November 27, 2008
"All firms are created equal, but some firms are more equal than others" - Animal Farm
Normally when the US Congress House Committee on Agriculture discusses CDs they are talking about Conservation Districts (or Chickens and Ducks) but on November 20th the congresspersons were delving into the murky depths of Credit Default Swaps.
Hello? What has Credit Default to do with agriculture (except maybe that the market is in the fertilizer at the moment)?
It turns out that, in the Byzantine world of US banking regulation, Agriculture is responsible for overseeing the Commodity Futures Exchange Commission (CFTC), which looks after trading in pork bellies, orange juice etc. And with the CTFC which, to quote the Chairman, is a "model of transparent and above-board central clearing process", all we have to do is to get CDs into the (soft rather than hard) commodities futures clearing system and all will be well.
Next they will want to regulate Hedge funds, as forestry assets. Giddy up, rein em in!
Now without wishing to denigrate the good representatives, the committee's members are (very sensibly) from the wheat belts of Kansas and the nut farms of Georgia, but none from Wall Street. While that may not, in itself, be an automatic disqualification (given the history of the current crisis), one would hope that there was some insight on this extremely complex issue from somewhere outside the pork barrel.
In his book "Animal Farm", George Orwell described what happened when the animals literally took over the farm, as occurred around 2004 in Wall Street. Initially all was well, the animals worked hard and the farm prospered, or at least appeared to do so. Orwell wrote that every human being [here read, investors, rating agencies and regulators] "held it as an article of faith that the farm would go bankrupt sooner or later . . . Yet, against their will, they had developed a certain respect for the efficiency with which the animals were managing their own affairs". Sound familiar?
But soon it became obvious that some animals were not pulling their weight and, while the managers were up to their snouts in the trough, the field animals started to go hungry. However, the economist on the farm, appropriately named Squealer, proved from the figures collected that "they had more oats, more hay, more turnips, their drinking water was of better quality, that they lived longer, that a larger proportion of their young ones survived infancy, and that they had more straw in their stalls and suffered less from fleas". Thank heavens for FASB accounting standards.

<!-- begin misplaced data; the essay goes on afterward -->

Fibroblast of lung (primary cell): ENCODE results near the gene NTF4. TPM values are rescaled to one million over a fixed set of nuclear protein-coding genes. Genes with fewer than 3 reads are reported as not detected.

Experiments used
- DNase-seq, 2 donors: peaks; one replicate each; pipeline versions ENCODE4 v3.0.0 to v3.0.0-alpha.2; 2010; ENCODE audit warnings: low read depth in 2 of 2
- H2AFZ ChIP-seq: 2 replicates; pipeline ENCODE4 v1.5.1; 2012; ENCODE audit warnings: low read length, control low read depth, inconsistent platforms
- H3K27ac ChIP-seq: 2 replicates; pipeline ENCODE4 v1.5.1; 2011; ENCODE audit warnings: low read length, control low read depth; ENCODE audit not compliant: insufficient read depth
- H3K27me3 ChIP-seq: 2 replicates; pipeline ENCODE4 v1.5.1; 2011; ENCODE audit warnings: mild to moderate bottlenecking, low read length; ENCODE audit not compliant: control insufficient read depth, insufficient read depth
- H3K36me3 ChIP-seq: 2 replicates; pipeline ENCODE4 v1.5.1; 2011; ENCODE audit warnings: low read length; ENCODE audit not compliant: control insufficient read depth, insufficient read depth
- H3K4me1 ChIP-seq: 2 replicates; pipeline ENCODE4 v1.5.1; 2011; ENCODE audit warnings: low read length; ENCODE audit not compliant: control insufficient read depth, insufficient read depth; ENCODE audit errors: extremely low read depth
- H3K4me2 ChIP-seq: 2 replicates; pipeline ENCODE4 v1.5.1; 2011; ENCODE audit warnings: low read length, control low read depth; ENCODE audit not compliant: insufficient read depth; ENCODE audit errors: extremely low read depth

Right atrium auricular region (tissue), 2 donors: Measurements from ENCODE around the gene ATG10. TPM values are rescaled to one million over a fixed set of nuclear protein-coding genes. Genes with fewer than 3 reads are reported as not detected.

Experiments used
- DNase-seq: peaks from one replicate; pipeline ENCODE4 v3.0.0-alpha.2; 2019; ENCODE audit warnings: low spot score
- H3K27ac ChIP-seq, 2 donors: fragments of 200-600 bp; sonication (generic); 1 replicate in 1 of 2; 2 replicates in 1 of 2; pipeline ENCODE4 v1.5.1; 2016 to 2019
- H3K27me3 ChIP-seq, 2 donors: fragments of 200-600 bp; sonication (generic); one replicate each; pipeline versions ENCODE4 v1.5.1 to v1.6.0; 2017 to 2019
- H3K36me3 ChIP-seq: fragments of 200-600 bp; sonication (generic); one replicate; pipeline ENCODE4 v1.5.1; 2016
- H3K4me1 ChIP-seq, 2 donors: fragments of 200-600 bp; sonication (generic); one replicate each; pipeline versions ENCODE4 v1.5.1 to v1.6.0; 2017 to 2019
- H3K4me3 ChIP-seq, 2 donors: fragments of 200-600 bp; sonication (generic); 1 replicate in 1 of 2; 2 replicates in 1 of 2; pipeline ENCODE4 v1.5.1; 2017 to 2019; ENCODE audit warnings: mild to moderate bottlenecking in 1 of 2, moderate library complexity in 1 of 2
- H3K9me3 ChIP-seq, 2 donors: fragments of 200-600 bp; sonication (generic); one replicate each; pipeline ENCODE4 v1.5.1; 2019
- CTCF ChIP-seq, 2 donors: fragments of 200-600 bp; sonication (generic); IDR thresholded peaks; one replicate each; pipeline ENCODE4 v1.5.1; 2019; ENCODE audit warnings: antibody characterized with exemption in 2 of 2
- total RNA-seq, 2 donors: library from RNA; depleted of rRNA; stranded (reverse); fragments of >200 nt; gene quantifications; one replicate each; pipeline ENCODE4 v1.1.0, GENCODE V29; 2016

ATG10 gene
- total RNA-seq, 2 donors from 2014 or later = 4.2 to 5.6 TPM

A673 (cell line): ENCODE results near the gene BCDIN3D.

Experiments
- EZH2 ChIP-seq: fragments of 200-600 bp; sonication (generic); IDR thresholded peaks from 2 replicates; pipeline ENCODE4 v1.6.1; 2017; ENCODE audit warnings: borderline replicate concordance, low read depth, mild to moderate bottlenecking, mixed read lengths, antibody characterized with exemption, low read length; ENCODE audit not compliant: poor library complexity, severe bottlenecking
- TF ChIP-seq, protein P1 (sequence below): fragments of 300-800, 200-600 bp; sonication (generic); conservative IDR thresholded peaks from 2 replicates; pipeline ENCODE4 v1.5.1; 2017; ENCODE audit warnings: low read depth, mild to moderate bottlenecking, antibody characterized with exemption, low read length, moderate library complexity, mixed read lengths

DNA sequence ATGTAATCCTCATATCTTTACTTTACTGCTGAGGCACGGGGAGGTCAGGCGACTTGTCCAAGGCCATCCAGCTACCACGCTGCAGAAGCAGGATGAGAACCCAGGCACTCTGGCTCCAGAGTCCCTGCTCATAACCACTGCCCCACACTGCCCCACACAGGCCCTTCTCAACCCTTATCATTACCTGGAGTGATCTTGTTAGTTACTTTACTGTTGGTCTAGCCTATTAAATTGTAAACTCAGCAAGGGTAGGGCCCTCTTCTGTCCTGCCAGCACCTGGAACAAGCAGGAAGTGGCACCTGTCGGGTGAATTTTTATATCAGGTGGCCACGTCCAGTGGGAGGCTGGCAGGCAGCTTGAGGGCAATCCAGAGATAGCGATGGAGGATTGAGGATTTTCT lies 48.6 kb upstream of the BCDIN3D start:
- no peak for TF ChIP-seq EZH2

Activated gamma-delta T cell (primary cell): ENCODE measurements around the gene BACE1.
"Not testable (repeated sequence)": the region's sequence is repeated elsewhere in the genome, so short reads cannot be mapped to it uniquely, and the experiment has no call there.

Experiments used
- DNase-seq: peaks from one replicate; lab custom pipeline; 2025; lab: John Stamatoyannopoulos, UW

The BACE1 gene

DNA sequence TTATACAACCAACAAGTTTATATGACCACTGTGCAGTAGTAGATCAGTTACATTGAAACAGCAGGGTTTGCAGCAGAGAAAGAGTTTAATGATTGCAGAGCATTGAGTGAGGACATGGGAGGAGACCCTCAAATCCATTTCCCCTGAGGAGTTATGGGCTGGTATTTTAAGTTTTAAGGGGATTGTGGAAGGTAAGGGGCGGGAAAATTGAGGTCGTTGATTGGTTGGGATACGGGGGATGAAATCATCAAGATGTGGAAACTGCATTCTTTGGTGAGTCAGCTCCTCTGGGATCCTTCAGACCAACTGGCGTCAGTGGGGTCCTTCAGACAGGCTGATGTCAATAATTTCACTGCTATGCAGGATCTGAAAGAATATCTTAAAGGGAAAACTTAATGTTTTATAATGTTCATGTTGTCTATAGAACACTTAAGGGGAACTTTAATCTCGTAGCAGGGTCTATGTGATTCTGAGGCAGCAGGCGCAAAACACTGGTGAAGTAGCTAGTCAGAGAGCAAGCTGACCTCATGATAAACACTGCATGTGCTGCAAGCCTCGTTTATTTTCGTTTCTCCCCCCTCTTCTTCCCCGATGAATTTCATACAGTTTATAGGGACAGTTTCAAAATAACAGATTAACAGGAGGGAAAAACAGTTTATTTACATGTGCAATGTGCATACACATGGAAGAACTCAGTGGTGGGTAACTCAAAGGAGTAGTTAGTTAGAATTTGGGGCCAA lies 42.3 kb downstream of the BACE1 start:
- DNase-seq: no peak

At the end of Animal Farm, the smartest pigs in the pen rise to the top and decide that humans may not be so bad after all. The book ends with the starving field animals gazing through the window as their leaders wine and dine with their hated enemy, the humans.
As in Animal Farm, Wall Street has abandoned any veneer of equality in the markets and, when push comes to shove, it is more important to bail out insolvent investment banks and busted insurers than companies on Main Street; some firms are definitely more equal, $700 billion more equal.
Watch out then, in the near future, for some bi-partisan commission on the financial crisis where the animals sit down with the farmers to work out how to fix the farm. Of course the manure will have to be cleared away, probably dumped on some pension funds, and new crops will have to be sowed, lots of money for lawyers and salesmen, and new machinery will be acquired, with loans from now fertilizer-free financial institutions. Maybe the Agriculture committee really is the best place to consider this dung heap?
However, we can but hope; but as the Chicago wit, Irv Kupcinet, wrote "an optimist is a person who starts a new diet on Thanksgiving Day". Happy Thanksgiving.
Posted by pjmcconnell at 12:30 AM
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November 19, 2008
Through the Looking Glass
Alice in Wonderland: If you drink much from a bottle marked "poison" it is almost certain to disagree with you, sooner or later.
Investors must feel that they have fallen "down the rabbit-hole", like Alice, when the heads of some of the largest hedge funds in the US front up to the US Congressional Committee on Oversight and Government Reform and plead for "more regulation". What parallel universe has the credit crisis landed us in?
After telling his "mountain boy made good" life story to the Committee, Philip Falcone, the billionaire co-founder of Harbinger Capital Partners, testified that he supported "greater transparency and better reporting in the hedge fund sector". But, Falcone was not alone, Kenneth Griffin, founder of the Citadel Investment hedge fund, waxed lyrical: "Proper regulation is critical. But the best regulation is created with an eye toward unleashing opportunities, not limiting possibilities."